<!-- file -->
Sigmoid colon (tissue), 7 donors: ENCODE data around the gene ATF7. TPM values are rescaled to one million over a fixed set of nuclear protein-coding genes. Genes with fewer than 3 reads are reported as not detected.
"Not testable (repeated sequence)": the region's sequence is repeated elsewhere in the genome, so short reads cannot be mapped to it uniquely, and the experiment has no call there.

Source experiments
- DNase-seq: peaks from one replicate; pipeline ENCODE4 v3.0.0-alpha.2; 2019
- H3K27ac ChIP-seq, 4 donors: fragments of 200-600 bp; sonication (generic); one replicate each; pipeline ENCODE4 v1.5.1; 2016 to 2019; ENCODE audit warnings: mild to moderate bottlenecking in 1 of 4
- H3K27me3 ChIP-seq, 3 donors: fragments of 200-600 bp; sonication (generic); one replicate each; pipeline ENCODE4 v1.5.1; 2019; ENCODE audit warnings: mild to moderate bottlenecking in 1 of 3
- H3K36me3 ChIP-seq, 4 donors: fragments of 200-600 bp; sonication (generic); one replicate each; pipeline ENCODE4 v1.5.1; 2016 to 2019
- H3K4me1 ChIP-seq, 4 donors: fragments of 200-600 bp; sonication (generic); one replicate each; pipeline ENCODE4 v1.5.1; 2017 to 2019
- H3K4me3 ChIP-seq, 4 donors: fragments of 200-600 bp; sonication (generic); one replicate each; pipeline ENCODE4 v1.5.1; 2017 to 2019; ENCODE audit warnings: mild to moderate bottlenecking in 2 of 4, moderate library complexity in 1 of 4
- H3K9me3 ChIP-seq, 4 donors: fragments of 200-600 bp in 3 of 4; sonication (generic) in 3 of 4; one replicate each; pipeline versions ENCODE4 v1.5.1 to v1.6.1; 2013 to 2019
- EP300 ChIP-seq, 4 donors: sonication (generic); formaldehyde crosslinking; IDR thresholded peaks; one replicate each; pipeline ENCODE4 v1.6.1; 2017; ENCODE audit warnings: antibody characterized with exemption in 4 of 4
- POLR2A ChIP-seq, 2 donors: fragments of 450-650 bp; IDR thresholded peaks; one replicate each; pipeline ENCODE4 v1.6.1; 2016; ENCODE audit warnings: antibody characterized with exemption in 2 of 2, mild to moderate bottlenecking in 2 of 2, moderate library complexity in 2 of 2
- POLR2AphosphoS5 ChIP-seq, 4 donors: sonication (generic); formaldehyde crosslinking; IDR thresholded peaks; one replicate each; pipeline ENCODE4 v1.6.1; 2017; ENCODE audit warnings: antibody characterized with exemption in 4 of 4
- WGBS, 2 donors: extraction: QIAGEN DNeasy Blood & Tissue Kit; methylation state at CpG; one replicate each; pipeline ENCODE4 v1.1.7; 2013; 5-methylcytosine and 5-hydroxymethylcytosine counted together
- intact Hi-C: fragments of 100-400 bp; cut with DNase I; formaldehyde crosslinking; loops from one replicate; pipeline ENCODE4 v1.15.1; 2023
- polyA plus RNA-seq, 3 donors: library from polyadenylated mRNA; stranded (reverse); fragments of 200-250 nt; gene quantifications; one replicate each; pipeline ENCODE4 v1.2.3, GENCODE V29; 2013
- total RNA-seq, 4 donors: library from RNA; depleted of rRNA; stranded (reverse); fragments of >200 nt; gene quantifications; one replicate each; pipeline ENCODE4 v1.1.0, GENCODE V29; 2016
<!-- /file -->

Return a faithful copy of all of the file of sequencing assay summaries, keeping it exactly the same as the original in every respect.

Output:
Sigmoid colon (tissue), 7 donors: ENCODE data around the gene ATF7. TPM values are rescaled to one million over a fixed set of nuclear protein-coding genes. Genes with fewer than 3 reads are reported as not detected.
"Not testable (repeated sequence)": the region's sequence is repeated elsewhere in the genome, so short reads cannot be mapped to it uniquely, and the experiment has no call there.

Source experiments
- DNase-seq: peaks from one replicate; pipeline ENCODE4 v3.0.0-alpha.2; 2019
- H3K27ac ChIP-seq, 4 donors: fragments of 200-600 bp; sonication (generic); one replicate each; pipeline ENCODE4 v1.5.1; 2016 to 2019; ENCODE audit warnings: mild to moderate bottlenecking in 1 of 4
- H3K27me3 ChIP-seq, 3 donors: fragments of 200-600 bp; sonication (generic); one replicate each; pipeline ENCODE4 v1.5.1; 2019; ENCODE audit warnings: mild to moderate bottlenecking in 1 of 3
- H3K36me3 ChIP-seq, 4 donors: fragments of 200-600 bp; sonication (generic); one replicate each; pipeline ENCODE4 v1.5.1; 2016 to 2019
- H3K4me1 ChIP-seq, 4 donors: fragments of 200-600 bp; sonication (generic); one replicate each; pipeline ENCODE4 v1.5.1; 2017 to 2019
- H3K4me3 ChIP-seq, 4 donors: fragments of 200-600 bp; sonication (generic); one replicate each; pipeline ENCODE4 v1.5.1; 2017 to 2019; ENCODE audit warnings: mild to moderate bottlenecking in 2 of 4, moderate library complexity in 1 of 4
- H3K9me3 ChIP-seq, 4 donors: fragments of 200-600 bp in 3 of 4; sonication (generic) in 3 of 4; one replicate each; pipeline versions ENCODE4 v1.5.1 to v1.6.1; 2013 to 2019
- EP300 ChIP-seq, 4 donors: sonication (generic); formaldehyde crosslinking; IDR thresholded peaks; one replicate each; pipeline ENCODE4 v1.6.1; 2017; ENCODE audit warnings: antibody characterized with exemption in 4 of 4
- POLR2A ChIP-seq, 2 donors: fragments of 450-650 bp; IDR thresholded peaks; one replicate each; pipeline ENCODE4 v1.6.1; 2016; ENCODE audit warnings: antibody characterized with exemption in 2 of 2, mild to moderate bottlenecking in 2 of 2, moderate library complexity in 2 of 2
- POLR2AphosphoS5 ChIP-seq, 4 donors: sonication (generic); formaldehyde crosslinking; IDR thresholded peaks; one replicate each; pipeline ENCODE4 v1.6.1; 2017; ENCODE audit warnings: antibody characterized with exemption in 4 of 4
- WGBS, 2 donors: extraction: QIAGEN DNeasy Blood & Tissue Kit; methylation state at CpG; one replicate each; pipeline ENCODE4 v1.1.7; 2013; 5-methylcytosine and 5-hydroxymethylcytosine counted together
- intact Hi-C: fragments of 100-400 bp; cut with DNase I; formaldehyde crosslinking; loops from one replicate; pipeline ENCODE4 v1.15.1; 2023
- polyA plus RNA-seq, 3 donors: library from polyadenylated mRNA; stranded (reverse); fragments of 200-250 nt; gene quantifications; one replicate each; pipeline ENCODE4 v1.2.3, GENCODE V29; 2013
- total RNA-seq, 4 donors: library from RNA; depleted of rRNA; stranded (reverse); fragments of >200 nt; gene quantifications; one replicate each; pipeline ENCODE4 v1.1.0, GENCODE V29; 2016